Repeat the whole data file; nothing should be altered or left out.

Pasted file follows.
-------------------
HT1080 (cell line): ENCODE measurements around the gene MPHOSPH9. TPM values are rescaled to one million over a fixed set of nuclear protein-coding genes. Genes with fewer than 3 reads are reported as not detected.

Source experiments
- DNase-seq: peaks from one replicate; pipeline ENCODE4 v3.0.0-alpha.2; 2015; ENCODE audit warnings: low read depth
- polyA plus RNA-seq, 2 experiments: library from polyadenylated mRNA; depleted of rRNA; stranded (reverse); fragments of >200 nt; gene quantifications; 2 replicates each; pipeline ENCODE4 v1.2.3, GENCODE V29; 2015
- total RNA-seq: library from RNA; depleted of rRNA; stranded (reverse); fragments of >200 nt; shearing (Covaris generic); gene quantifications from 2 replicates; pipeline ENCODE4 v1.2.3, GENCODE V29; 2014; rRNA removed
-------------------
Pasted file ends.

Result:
HT1080 (cell line): ENCODE measurements around the gene MPHOSPH9. TPM values are rescaled to one million over a fixed set of nuclear protein-coding genes. Genes with fewer than 3 reads are reported as not detected.

Source experiments
- DNase-seq: peaks from one replicate; pipeline ENCODE4 v3.0.0-alpha.2; 2015; ENCODE audit warnings: low read depth
- polyA plus RNA-seq, 2 experiments: library from polyadenylated mRNA; depleted of rRNA; stranded (reverse); fragments of >200 nt; gene quantifications; 2 replicates each; pipeline ENCODE4 v1.2.3, GENCODE V29; 2015
- total RNA-seq: library from RNA; depleted of rRNA; stranded (reverse); fragments of >200 nt; shearing (Covaris generic); gene quantifications from 2 replicates; pipeline ENCODE4 v1.2.3, GENCODE V29; 2014; rRNA removed